Massachusetts: Frozen Growth In The Frozen North

New Englanders are known nationwide for several things: a stoic disposition, a fondness for chowders, a congenital love of wool and a weird horror at the letter “r.” And nowhere in the region are these qualities more on display than in Massachusetts, the state that both brought us the phrase “Boston Strong” and countless memes of people barbecuing during blizzards. And this is a good thing, since growth has been less than on fire of late.

By The Store Front Numbers

The vagaries of the New England economy show up, encapsulated, in Massachusetts. The overall region was up 2.3 percent and so was the state, from the second quarter of last year to the second quarter of this year.

The rate that was identical for both Massachusetts and its New England brethren was endemic of the Northeast. The Northeast itself saw the least impact from store fronts, where the actual growth in jobs was rather anemic at about 1.4 percent, with much more torque taken from the growth in wages, at 3.5 percent, and in employees, at 2.3 percent, which indicates that there has been at least some optimism going forward as store fronts beef up both the number of staffers at physical locations and the wages paid to keep them in place.

On The Ground

The store front merchants we spoke to in our own backyard in and around the state of Massachusetts have clearly been feeling the sluggish store front economy pretty acutely.

“Oh, God, the last, I don’t know, 10 years have been a perfect storm of bad news,” said Henry Dunbar, owner of the Brant Rock Fish Market out of Marshfield, Massachusetts. Dunbar has been at the market for the last 50 years.

“Fuel costs are down now, but the last couple of years just killed businesses around here. I’ve seen a lot of independently owned [businesses] here by the beach just get bought out.”

Dunbar noted that, apart from high fuel costs over the last few years, businesses have also faced building materials going up in price, tax increases and “no meaningful access to capital” — a refrain that became incredibly familiar the more places we traveled.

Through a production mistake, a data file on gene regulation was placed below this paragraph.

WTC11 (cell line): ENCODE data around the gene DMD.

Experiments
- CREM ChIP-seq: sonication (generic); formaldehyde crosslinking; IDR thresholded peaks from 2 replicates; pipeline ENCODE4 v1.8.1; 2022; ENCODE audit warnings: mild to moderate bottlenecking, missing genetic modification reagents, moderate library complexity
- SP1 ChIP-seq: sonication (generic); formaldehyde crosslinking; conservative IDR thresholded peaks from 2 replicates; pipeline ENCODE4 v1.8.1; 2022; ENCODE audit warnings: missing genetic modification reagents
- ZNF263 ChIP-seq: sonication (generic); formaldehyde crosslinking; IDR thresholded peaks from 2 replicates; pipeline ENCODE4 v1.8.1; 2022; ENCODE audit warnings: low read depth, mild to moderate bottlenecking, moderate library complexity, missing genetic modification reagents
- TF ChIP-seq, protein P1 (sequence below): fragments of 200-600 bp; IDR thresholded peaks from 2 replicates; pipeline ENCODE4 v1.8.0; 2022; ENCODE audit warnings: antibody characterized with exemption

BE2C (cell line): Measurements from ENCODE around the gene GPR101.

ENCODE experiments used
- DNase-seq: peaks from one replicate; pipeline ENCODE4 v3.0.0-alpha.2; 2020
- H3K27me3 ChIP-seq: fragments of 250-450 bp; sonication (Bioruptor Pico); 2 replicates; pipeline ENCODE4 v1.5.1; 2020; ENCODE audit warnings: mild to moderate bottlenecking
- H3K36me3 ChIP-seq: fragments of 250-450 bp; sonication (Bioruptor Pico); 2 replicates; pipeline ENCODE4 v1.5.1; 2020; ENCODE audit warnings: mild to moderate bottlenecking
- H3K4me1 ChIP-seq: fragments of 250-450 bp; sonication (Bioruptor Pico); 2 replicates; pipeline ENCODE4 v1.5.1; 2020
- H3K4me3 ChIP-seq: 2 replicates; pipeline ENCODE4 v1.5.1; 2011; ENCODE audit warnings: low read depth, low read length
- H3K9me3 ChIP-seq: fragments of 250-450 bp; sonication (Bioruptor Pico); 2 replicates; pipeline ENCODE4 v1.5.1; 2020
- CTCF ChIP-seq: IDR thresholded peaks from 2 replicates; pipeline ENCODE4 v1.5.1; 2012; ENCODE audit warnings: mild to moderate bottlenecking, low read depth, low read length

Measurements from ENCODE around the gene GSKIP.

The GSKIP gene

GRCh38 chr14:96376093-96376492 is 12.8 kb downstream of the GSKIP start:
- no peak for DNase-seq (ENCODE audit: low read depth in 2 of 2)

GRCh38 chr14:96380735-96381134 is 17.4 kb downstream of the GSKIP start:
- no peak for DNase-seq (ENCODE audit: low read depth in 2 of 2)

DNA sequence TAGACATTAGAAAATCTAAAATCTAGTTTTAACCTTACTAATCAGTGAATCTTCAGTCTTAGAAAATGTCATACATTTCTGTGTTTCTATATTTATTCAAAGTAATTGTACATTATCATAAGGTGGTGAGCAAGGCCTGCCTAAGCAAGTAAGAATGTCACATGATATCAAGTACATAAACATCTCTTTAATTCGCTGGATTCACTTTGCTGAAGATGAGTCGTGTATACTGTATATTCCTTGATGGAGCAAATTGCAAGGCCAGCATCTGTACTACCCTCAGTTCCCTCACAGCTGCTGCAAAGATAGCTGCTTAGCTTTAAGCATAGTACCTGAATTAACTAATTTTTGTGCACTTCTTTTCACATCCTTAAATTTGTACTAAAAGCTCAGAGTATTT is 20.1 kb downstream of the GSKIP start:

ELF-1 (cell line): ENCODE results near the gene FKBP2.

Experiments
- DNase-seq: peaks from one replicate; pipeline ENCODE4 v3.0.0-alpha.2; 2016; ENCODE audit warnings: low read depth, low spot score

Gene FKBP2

Chris Gerhardt, owner of a Salem area dance studio — a store front business if there ever was one — concurred, noting that the challenge of the last few years has been multifaceted.

“I don’t think it is any one problem; it’s more been a collection of things that have been hitting one, after the other, after the other. The economy is wrecked, then it’s better, but we don’t recover as many of our customers, then there’s just terrible weather for what felt like five straight years. At this point, I think you’re going to find a lot of business owners who are just waiting and worrying about, you know, ‘now what?’”

We also noted a trend in MA that we started noting in our previous jaunts to Virginia, South Carolina and New Hampshire. Though business owners were hesitant to name any particular candidate they were supporting — with many saying they would hold off on a firm decision until after the primaries — more than half of those we spoke to did mention Donald Trump and his business experience as a positive.

And this pattern held up even in Massachusetts — arguably one of the nation’s bluer bastions — with 19 of the 34 businesses we spoke to the weekend before the Super Tuesday primary noting that though they largely disagree with Trump stylistically and on some policy questions, they did believe he would be the best candidate for business owners.



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